*Smell the roses: Live in the present. There are so many moments to treasure throughout our lives, and they’re often especially vivid in the summer: the sound of your kids playing outside, the scent of the herbs in your garden, the feeling of sand between your toes and sun on your skin. The question is, are you really experiencing and enjoying these moments…or is your mind obsessing over the past or worrying about the future while only your body is physically present? I can’t stress enough how important it is to truly appreciate the present moment. Try to be aware of what your thoughts are “doing” over the summer, and by autumn, you’ll be closer to living the adventurous, wonderful life you were always meant to. And remember, your kids know when you are with them only in body (while your mind is elsewhere) and this can make them feel very bad.

*Break out the barbeque: Strengthen close relationships. Summer is known for cookouts, pool parties, and front-porch sittin’. Don’t be “that family” who always keep to themselves—try to host at least one or two events between now and September and invite the people you love over for some fun. The truth is, it’s worth putting work into improving your relationships with your family and friends all year round, because the quality of your bonds with the people closest to you can make or break the quality of your life. And (this won’t come as a surprise to my loyal blog readers) be sure to spend some one-on-one time with your spouse or significant other. Summer is a great time to pick a bouquet of wildflowers, plan a romantic getaway, or purchase tickets to an outdoor concert that you’ll both enjoy, for starters.

*Smile and say hello: Be friendlier. You’re not the only one who ventures outside your front door more often in the summer—so make a conscious effort to be friendlier to others you encounter, too. Introduce yourself to the family next to you at the pool or beach, for example, and say hello to folks you pass while walking in the park. (You’ll also be setting a great example for your kids.) I have found that extending simple human kindness to others can make a huge difference in their lives…and in yours. When you make friendliness a habit, you’ll attract kindness and smiles in return…and you’ll feel great about yourself for making a positive difference in the world!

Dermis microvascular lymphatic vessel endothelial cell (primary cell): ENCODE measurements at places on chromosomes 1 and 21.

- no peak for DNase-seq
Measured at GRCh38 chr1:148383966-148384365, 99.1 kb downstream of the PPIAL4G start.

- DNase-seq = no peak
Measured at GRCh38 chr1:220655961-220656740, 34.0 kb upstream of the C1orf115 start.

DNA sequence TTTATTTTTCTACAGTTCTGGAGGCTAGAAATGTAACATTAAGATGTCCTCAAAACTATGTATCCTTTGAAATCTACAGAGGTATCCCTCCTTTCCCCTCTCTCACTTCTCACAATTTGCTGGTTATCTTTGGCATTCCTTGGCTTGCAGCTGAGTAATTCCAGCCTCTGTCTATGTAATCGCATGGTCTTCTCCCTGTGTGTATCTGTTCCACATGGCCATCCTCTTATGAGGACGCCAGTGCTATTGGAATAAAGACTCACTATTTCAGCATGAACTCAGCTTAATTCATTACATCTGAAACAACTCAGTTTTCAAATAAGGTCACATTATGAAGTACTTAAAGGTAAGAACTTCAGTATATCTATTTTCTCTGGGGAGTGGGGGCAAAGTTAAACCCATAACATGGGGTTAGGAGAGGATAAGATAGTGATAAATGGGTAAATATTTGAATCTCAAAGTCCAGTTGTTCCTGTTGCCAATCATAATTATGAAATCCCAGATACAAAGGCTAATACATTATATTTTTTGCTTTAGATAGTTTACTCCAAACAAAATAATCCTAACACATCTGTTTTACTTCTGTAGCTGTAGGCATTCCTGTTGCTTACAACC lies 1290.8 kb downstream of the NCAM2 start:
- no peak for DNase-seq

My hope is that you’ll incorporate these habits into your life and experience a more sunshine-y summer…and that you’ll remember this season as the beginning of your journey toward more happiness. It’s true—what may seem like small changes in your actions and attitudes today really can make a huge difference in how you experience the rest of your life!

It’s Time for Summer Camp…and Separation Anxiety

For generations, sending kids to summer camp has been an American tradition. For a lot of youngsters, camp is what their parents hope it will be: namely, a blast! But for other children, camp is something to be unsure of…or downright terrified by.

The fact is, many children experience some degree of separation anxiety when they are away from their home and parents. Many eventually learn to deal with the absence of Mom and Dad without experiencing undue stress. However, assuming that your homesick child will “get over it” might be a false—and even dangerous—assumption to make. Trust me, I know from firsthand experience!

I dealt with separation anxiety throughout my childhood, and one instance in particular was nearly disastrous. When I was ten, my parents sent me to a sleepaway sports camp in a different state. They figured I’d enjoy it because my brother did and because I loved sports. Boy, were my mom and dad wrong despite their best intentions! The first night away from home I barely slept, and the next day I felt panicked and sick.